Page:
In high pressure processing, food and beverage products in their final packaging are subjected to extreme levels of hydrostatic pressure in order to kill potentially harmful microorganisms and make the product shelf stable. The level of pressure used to achieve this is greater than what you would experience at the deepest part of the ocean. Given this extreme treatment, you might expect that the packaging required for these products would be highly specialized, unique, and very expensive.
In reality, though there are specific qualifications that must be met, the packaging used for HPP products is actually quite normal.
Since pressure is applied to the package using water, the material obviously needs to be water resistant. During the course of the treatment, the package can be expected to compress by about 15% of its total volume, so the material also needs to be able to flex somewhat and subsequently return to its original shape. These qualifications make plastic an obvious choice for packaging HPP treated products, and luckily there are plenty of common polymers that have the appropriate characteristics.
A common area of confusion for people new to the concept of HPP is how we manage to keep the packaging from imploding or being crushed under the tremendous pressure to which it is subjected. The answer is Pascal’s Law, which states that pressure applied to a confined, incompressible fluid is transmitted throughout the fluid such that the same pressure is felt everywhere. In other words, since HPP uses water, and water is an incompressible fluid, the packaging receives pressure equally from all sides instantaneously. Because there is no pressure differential over any part of the surface, the product is never in danger of being crushed. This also means that HPP can be applied to packaging of any shape.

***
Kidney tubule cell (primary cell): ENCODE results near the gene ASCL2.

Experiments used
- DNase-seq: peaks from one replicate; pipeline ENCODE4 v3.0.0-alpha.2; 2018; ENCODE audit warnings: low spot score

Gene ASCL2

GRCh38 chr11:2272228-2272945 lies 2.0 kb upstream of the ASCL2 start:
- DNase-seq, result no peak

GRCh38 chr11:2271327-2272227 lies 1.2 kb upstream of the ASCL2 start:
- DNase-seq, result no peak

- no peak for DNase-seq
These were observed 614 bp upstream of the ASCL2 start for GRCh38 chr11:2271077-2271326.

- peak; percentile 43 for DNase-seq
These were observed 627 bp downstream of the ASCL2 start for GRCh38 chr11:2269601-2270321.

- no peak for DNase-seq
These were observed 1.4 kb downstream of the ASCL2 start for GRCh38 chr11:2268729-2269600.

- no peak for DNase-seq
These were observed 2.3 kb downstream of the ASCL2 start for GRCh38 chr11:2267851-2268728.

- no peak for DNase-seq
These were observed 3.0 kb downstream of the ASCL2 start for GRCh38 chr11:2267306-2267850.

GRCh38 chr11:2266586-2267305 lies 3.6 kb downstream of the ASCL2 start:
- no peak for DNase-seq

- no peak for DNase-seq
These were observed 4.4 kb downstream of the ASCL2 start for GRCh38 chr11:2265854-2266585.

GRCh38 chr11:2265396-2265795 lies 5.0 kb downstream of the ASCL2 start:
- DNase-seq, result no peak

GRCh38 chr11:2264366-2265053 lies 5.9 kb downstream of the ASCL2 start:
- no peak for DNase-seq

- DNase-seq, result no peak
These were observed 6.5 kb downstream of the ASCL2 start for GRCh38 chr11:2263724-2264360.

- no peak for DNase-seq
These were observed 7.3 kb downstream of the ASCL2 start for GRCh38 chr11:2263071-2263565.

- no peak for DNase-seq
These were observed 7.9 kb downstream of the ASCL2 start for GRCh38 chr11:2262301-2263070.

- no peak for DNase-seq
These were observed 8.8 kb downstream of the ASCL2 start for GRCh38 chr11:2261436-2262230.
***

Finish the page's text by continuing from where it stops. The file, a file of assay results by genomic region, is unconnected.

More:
Certain demands are also naturally placed on the package’s seal during the process. Again, because pressure is being applied evenly over the entire surface of the product, the seal does not experience any extraordinary stress. Yet being as the package does flex to some degree during the process, the seal has to be able maintain its integrity throughout this moderate shape change. Just like with the main packaging material, this is not a case of having to reinvent the wheel, but certain options stand up to the rigors of HPP better than others.
We mentioned earlier that any shape package can be subjected to HPP. While this is true, it does not indicate that shape is irrelevant. Because HPP uses batch processing, as opposed to continuous processing, the amount of product that can be loaded into the holding cylinder determines how much can be processed at one time, affecting the efficiency (and therefore the cost) of the procedure. Therefore, in some cases it is worth considering how the size and shape of the packaging will affect its ability to fit into the cylinder.
There is one more packaging concern that has nothing to do with the process itself: barrier permeability. One of the advantages of HPP is that it significantly increases shelf life, so in most applications it makes sense to package the food using a high barrier material – that is, one that allows a lower level of oxygen transfer. This ensures that your product’s shelf life will not be compromised by inferior packaging materials.
So as you would expect, there are certain packaging requirements when it comes to HPP. However, they are not as extraordinary as many people imagine. Common materials and designs are perfectly acceptable, as long as they are intelligently chosen.